Authorities in Mosul have buried more than 1,000 bodies in a mass grave in a desert valley outside the city, most of them believed to be Islamic State group militants, according to a provincial official. More remains are being dug out of the rubble of the district where the fighters made their final stand last year.
Hundreds more bodies are still strewn across or buried in Maydan district nine months after it was flattened in the final battles to retake Mosul, creating one of the grimmest scenes from a brutal war that was compared to the worst urban combat of World War II.
During a recent visit by The Associated Press, pieces of desiccated bodies, often in shreds of fighters’ uniforms, were visible scattered in the ruins, which are also laced with unexploded bombs and unused suicide belts. In one place, the crown of a skull stuck out of the dirt, brilliant white with a fringe of leathery scalp and hair. One man lay crushed under the wreck of a car, his legs sticking up in the air.
Most of the bodies appeared to belong to IS fighters killed by airstrikes or shelling, their remains half-buried. But there were also women and small children. The body of baby girl, turned ghoulish brown, lay on the balcony of a half-collapsed building, covered by bits of rubble.
The scene is testimony to Iraqi authorities’ lack of resources and the overwhelming task they face in just digging out from the destruction wreaked across Mosul in the 9-month offensive by Iraqi forces backed by the U.S.-led coalition that finally defeated IS here. Multiple neighborhoods suffered heavy damage. Clearing of rubble is largely financed by the United Nations‘ development agency, and repairs are proceeding slowly. In some areas, streets have been cleared but many buildings remain shattered.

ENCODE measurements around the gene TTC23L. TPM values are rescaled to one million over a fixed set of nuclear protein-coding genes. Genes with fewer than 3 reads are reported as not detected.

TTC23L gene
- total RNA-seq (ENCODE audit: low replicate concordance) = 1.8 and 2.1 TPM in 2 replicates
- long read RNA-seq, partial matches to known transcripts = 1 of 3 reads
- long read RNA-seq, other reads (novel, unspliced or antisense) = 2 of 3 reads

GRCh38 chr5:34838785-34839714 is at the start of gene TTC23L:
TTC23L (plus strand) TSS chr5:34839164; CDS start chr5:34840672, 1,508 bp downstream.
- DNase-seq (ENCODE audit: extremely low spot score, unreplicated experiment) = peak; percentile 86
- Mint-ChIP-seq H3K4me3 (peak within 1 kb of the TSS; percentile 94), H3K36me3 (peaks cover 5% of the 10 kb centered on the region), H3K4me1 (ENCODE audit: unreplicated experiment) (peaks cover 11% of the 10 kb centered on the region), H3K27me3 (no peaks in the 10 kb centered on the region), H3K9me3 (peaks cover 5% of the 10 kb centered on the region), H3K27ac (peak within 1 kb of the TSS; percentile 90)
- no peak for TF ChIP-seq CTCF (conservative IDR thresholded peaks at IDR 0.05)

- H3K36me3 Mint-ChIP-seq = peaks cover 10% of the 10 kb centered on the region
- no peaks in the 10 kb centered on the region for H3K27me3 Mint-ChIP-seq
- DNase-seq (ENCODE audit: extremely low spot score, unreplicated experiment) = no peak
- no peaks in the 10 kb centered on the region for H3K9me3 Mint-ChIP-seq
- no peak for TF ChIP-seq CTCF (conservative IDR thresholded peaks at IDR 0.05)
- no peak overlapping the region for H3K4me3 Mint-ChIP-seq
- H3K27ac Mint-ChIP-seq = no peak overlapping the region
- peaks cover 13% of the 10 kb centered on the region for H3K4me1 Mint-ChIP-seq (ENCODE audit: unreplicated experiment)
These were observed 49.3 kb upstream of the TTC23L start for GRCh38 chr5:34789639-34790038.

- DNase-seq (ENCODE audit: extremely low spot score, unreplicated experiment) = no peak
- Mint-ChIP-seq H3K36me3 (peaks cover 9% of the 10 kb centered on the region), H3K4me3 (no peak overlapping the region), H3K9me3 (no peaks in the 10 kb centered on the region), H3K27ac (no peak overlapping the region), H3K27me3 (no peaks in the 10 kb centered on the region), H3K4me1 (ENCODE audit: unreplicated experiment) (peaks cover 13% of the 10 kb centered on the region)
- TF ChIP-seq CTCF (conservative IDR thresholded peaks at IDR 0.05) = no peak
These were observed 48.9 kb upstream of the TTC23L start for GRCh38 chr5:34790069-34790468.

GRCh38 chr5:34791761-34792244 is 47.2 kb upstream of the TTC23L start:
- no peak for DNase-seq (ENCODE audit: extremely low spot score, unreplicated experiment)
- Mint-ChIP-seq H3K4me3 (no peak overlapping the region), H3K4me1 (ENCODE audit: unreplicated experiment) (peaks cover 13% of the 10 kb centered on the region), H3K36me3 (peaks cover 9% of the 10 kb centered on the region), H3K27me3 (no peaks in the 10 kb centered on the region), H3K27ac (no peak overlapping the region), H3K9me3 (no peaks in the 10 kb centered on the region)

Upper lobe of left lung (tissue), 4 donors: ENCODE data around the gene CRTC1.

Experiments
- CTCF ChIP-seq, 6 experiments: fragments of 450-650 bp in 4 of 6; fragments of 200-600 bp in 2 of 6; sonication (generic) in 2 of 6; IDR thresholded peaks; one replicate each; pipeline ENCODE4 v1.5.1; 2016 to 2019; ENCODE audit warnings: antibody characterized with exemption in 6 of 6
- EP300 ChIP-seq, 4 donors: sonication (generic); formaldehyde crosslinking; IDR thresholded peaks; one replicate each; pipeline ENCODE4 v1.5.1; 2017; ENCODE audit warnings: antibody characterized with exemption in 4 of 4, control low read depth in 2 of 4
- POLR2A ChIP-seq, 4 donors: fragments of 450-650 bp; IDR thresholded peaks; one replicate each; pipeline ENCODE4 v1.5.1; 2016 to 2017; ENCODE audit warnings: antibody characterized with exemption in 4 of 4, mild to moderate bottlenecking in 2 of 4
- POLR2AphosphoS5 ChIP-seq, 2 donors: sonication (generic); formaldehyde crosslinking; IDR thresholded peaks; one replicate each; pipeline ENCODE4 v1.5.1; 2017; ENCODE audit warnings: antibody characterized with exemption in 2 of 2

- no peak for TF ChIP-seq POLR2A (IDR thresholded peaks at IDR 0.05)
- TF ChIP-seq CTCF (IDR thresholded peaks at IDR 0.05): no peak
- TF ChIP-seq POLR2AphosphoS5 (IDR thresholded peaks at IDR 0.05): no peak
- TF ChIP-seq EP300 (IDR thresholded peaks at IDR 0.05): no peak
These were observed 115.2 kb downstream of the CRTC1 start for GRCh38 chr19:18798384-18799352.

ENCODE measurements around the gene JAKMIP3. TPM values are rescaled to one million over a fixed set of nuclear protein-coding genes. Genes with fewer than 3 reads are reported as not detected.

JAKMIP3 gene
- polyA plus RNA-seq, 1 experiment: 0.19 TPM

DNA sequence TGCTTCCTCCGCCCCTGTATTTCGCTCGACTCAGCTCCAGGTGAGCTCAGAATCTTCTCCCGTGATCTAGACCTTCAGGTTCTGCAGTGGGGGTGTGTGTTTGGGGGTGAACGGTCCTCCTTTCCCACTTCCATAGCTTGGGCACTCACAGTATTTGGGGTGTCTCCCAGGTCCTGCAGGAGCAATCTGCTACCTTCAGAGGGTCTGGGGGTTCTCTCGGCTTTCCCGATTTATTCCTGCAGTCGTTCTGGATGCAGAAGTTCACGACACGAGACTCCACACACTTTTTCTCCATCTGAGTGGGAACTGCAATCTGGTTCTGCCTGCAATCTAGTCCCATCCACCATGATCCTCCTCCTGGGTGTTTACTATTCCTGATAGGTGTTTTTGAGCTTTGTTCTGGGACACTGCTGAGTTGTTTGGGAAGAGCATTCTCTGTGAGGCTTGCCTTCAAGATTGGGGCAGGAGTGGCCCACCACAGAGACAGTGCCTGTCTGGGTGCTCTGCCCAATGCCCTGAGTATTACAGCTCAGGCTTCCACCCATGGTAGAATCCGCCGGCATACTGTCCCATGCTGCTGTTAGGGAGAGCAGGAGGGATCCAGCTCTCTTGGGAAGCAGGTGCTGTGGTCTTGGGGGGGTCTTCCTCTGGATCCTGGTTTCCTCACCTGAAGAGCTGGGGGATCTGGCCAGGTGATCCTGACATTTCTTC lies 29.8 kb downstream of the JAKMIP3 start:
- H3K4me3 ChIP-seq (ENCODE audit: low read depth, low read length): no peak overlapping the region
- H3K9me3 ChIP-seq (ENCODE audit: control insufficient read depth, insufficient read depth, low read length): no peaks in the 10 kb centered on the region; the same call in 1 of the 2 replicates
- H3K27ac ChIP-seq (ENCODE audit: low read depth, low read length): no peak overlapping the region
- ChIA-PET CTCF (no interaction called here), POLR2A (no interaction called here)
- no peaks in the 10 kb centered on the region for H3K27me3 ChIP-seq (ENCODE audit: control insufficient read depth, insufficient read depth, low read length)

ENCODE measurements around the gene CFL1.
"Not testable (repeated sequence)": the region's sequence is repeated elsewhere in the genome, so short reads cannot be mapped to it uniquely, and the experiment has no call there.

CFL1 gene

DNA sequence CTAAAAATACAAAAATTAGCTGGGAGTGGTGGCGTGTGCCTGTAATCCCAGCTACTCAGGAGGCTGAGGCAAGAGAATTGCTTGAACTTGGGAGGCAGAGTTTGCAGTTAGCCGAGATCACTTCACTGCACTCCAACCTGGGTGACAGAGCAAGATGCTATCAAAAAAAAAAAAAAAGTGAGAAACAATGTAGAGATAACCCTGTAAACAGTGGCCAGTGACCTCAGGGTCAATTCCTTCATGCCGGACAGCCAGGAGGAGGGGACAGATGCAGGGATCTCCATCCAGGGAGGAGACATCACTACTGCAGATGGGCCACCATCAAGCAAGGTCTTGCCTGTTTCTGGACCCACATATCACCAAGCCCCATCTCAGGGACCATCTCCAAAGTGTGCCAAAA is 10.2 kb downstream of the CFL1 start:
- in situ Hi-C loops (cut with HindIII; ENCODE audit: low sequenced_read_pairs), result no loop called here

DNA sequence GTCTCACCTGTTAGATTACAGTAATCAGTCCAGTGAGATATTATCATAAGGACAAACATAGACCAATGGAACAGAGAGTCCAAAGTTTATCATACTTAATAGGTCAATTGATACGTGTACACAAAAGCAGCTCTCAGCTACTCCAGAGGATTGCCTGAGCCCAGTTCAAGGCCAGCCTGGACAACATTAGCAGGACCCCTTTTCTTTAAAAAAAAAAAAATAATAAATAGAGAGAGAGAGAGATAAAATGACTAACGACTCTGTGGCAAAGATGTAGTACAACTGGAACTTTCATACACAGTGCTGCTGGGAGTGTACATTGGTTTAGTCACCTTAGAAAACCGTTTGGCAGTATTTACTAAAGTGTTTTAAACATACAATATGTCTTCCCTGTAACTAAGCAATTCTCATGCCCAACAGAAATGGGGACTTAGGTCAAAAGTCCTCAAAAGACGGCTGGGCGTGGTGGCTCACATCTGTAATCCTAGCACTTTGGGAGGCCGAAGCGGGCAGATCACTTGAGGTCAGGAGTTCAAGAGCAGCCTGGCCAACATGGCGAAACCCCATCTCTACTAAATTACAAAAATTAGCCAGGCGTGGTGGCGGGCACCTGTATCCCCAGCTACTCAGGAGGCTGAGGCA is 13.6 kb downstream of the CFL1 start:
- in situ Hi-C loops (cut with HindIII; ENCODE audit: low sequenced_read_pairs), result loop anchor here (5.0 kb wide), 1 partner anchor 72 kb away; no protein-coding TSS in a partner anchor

Maydan is at a further disadvantage because Iraqi officials don’t appear to see removing bodies of IS fighters as a high priority. The provincial council’s office told the AP that clearing the area was the job of the civil defense; the civil defense said it was the job of the morgue; the head of the morgue declined to comment.
Faris Abdulrazzaq, mayor of Maydan, said the failure to clear the area — not just the bodies, but also the huge amount of unexploded ordnance — was preventing residents from returning to rebuild what they can, as others have in other districts.
“Even when you pass by a dead cat, you feel the smell and you try to get rid of it. How do you think hundreds of dead bodies smell?” he said. “I wonder why all these government officials are leaving this problem to fester all this time. This is the first thing they should take care of.”
He expressed fears over the health impact of the bodies. The World Health Organization has often noted that even large numbers of bodies left after a disaster do not pose a major health risk, since the victims die of trauma not epidemic and bacteria involved in decomposition are not dangerous.